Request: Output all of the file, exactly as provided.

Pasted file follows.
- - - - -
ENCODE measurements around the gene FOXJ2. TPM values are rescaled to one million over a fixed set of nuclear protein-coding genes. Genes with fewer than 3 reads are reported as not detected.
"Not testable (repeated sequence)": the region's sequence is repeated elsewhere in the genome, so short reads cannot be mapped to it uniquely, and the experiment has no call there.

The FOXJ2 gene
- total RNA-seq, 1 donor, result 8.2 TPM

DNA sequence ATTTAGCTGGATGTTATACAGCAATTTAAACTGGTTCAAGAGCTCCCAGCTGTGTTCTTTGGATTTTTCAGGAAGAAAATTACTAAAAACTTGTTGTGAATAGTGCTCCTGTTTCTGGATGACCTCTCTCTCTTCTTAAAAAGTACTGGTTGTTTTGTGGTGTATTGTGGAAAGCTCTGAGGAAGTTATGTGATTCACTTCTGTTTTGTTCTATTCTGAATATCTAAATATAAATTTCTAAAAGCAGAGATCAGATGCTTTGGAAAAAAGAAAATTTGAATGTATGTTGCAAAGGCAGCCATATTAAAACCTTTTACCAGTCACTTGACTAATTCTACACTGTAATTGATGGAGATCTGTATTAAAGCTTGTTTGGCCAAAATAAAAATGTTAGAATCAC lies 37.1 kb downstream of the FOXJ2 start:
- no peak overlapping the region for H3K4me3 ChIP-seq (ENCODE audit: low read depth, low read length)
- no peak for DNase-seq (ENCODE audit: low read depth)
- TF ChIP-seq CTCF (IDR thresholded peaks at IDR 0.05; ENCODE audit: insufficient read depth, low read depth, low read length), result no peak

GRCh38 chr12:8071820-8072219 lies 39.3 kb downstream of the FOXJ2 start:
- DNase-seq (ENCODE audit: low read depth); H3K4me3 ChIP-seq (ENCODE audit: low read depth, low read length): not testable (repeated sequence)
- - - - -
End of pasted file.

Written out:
ENCODE measurements around the gene FOXJ2. TPM values are rescaled to one million over a fixed set of nuclear protein-coding genes. Genes with fewer than 3 reads are reported as not detected.
"Not testable (repeated sequence)": the region's sequence is repeated elsewhere in the genome, so short reads cannot be mapped to it uniquely, and the experiment has no call there.

The FOXJ2 gene
- total RNA-seq, 1 donor, result 8.2 TPM

DNA sequence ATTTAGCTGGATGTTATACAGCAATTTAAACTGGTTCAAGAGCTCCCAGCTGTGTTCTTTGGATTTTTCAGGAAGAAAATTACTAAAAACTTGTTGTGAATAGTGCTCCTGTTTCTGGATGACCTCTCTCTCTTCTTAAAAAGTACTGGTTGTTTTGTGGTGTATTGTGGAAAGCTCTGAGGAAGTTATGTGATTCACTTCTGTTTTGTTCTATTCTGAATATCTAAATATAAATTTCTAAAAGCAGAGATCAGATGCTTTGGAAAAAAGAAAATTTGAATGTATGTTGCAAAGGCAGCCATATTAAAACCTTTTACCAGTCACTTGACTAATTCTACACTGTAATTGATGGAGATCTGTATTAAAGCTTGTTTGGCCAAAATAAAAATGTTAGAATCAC lies 37.1 kb downstream of the FOXJ2 start:
- no peak overlapping the region for H3K4me3 ChIP-seq (ENCODE audit: low read depth, low read length)
- no peak for DNase-seq (ENCODE audit: low read depth)
- TF ChIP-seq CTCF (IDR thresholded peaks at IDR 0.05; ENCODE audit: insufficient read depth, low read depth, low read length), result no peak

GRCh38 chr12:8071820-8072219 lies 39.3 kb downstream of the FOXJ2 start:
- DNase-seq (ENCODE audit: low read depth); H3K4me3 ChIP-seq (ENCODE audit: low read depth, low read length): not testable (repeated sequence)